1 Comment

  1. Cristina January 20, 2008 @ 11:55 am

    …and to think that people make money to create such a busy, hard to look at website.

Zappos succeeds by focusing on the customer, not good taste.

Type Violations Comments (1)

Zappos HomepageYikes. Where do i start? this site is just atrocious. Let’s count the violations, shall we?

  1. How many typefaces can you fit on one page? Mixing more typefaces than one can count on two hands is quite a feat.
  2. Squeezing type into small spaces with no breathing room (see free shipping promo on right rail)
  3. Different sizes and typefaces on “Shop for:” and “Search” which seemingly should have the same prominence since they both use the same graphic icon in close proximity (hey, at least the “other” section headers are consistent! er…except for that rule under “Shoes by Department” that’s nowhere else to be seen).
  4. Wow, they actually have real quote marks for the customer testimonial at the bottom of the page. Too bad there’s a huge gap between the end of the quote and close quote mark.
  5. Did anyone notice W i d e Shoes on the right rail? Someone please put me out of my misery. I can’t stand to look for any more…

You’d think a company that dedicates so much real estate to graphical text treatments would have some sort of style guide to create a semblance of consistency for all of those promotional units. Beyond type, the sporatic use of color ain’t helping – but that’s a whole ‘nother topic for a blog about color theory.Zappos is renown for their customer service, and that’s helped them become an increasingly popular, and highly successful website. Fortunately for Zappos, their design (if you can even call it that) doesn’t seem to hurt their sales. $600M in revenue per year ain’t too shabby. Imagine what they can do if they fixed it just a little. This reeks of opportunity. Some skilled designer out there who has the ability to educate executives on the concepts of good design and usability should be able to do some serious damage (as in good) to their margins.Hopefully, someone gives this site a facelift soon so no one can say, “good design is not required to run a successful website.”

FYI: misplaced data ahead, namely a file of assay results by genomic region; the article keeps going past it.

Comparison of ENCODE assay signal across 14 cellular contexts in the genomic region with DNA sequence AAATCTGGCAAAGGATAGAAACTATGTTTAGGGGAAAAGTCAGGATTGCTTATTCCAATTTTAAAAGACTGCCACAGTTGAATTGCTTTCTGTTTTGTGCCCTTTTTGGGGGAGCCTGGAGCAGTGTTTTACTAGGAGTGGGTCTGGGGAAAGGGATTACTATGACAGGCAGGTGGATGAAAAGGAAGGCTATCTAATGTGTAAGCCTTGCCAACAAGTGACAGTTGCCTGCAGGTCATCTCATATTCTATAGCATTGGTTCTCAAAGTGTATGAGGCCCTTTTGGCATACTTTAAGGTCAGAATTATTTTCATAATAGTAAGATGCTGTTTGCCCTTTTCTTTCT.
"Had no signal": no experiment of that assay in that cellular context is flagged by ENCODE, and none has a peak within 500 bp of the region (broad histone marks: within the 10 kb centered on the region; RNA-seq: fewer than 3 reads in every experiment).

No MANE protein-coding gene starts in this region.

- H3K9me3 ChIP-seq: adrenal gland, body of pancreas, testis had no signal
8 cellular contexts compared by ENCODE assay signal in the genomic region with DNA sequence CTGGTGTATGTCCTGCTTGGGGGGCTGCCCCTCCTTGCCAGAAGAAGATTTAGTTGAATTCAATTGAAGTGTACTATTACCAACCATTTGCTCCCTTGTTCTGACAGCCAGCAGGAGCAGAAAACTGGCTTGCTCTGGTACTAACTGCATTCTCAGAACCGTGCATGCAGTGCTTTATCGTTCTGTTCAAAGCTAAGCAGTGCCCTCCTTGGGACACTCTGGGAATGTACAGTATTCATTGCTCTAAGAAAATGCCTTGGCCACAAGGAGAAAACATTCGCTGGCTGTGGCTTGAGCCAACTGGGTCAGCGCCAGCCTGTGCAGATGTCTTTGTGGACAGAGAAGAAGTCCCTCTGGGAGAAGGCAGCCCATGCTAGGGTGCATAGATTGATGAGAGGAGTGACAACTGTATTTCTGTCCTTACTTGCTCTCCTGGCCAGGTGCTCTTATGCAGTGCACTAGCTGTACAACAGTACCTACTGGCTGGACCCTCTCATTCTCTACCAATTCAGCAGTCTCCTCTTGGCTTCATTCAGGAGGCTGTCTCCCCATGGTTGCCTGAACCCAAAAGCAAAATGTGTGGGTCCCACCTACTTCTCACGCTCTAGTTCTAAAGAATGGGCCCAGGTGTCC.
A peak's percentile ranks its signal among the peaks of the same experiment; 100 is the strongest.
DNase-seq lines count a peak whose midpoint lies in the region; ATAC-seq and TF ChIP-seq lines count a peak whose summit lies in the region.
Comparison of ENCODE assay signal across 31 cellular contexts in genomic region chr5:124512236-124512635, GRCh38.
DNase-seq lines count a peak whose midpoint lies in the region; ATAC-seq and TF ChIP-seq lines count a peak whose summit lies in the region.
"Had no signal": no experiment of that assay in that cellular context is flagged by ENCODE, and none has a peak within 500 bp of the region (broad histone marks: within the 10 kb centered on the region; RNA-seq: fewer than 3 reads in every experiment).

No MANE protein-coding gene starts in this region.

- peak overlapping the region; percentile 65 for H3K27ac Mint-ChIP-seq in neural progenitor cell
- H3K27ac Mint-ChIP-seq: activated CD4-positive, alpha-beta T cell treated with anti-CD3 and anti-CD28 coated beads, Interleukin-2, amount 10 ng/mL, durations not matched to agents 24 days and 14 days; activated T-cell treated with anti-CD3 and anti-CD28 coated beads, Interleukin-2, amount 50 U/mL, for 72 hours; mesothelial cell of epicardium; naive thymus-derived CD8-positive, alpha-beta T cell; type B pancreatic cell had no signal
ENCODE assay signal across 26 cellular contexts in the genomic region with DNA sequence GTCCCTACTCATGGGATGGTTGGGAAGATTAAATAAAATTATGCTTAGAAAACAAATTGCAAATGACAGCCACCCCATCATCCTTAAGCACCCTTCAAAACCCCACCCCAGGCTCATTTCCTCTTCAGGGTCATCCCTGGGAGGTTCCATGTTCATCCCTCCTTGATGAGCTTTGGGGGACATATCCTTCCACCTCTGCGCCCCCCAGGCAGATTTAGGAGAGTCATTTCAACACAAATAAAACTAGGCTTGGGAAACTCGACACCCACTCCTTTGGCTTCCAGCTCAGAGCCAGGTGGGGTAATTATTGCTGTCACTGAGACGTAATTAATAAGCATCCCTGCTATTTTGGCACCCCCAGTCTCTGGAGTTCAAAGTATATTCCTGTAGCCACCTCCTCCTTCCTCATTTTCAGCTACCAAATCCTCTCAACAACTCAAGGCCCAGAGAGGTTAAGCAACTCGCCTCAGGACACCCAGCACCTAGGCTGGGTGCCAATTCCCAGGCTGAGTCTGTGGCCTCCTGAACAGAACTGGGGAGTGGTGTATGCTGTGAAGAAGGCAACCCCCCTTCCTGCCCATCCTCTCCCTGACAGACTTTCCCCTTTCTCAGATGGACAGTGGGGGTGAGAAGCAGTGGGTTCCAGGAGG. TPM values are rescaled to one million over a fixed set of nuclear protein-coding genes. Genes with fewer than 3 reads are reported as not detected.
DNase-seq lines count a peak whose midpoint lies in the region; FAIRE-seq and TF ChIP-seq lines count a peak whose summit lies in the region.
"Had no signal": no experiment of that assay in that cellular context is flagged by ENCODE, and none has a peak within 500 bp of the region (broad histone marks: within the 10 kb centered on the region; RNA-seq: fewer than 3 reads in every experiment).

Ken @ December 3, 2007

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